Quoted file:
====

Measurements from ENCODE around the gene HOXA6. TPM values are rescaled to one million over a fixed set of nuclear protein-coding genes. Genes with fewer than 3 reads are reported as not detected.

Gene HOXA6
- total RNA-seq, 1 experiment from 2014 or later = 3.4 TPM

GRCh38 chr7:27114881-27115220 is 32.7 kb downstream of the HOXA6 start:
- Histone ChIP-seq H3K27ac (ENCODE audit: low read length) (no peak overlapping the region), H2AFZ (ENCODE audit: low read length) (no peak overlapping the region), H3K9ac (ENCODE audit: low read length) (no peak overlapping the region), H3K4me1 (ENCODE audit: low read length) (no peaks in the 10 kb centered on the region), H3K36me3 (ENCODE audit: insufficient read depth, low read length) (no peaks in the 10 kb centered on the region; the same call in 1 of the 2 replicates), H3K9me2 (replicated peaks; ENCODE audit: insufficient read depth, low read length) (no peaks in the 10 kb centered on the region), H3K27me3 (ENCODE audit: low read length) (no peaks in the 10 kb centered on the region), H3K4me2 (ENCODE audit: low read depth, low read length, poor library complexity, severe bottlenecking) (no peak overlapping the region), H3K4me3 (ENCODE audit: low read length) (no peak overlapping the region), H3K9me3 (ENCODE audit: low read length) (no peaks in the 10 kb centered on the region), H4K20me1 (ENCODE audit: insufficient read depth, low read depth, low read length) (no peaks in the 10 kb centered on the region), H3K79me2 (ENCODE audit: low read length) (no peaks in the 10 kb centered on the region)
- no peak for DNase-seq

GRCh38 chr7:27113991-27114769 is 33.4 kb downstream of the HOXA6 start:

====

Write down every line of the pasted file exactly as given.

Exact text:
Measurements from ENCODE around the gene HOXA6. TPM values are rescaled to one million over a fixed set of nuclear protein-coding genes. Genes with fewer than 3 reads are reported as not detected.

Gene HOXA6
- total RNA-seq, 1 experiment from 2014 or later = 3.4 TPM

GRCh38 chr7:27114881-27115220 is 32.7 kb downstream of the HOXA6 start:
- Histone ChIP-seq H3K27ac (ENCODE audit: low read length) (no peak overlapping the region), H2AFZ (ENCODE audit: low read length) (no peak overlapping the region), H3K9ac (ENCODE audit: low read length) (no peak overlapping the region), H3K4me1 (ENCODE audit: low read length) (no peaks in the 10 kb centered on the region), H3K36me3 (ENCODE audit: insufficient read depth, low read length) (no peaks in the 10 kb centered on the region; the same call in 1 of the 2 replicates), H3K9me2 (replicated peaks; ENCODE audit: insufficient read depth, low read length) (no peaks in the 10 kb centered on the region), H3K27me3 (ENCODE audit: low read length) (no peaks in the 10 kb centered on the region), H3K4me2 (ENCODE audit: low read depth, low read length, poor library complexity, severe bottlenecking) (no peak overlapping the region), H3K4me3 (ENCODE audit: low read length) (no peak overlapping the region), H3K9me3 (ENCODE audit: low read length) (no peaks in the 10 kb centered on the region), H4K20me1 (ENCODE audit: insufficient read depth, low read depth, low read length) (no peaks in the 10 kb centered on the region), H3K79me2 (ENCODE audit: low read length) (no peaks in the 10 kb centered on the region)
- no peak for DNase-seq

GRCh38 chr7:27113991-27114769 is 33.4 kb downstream of the HOXA6 start: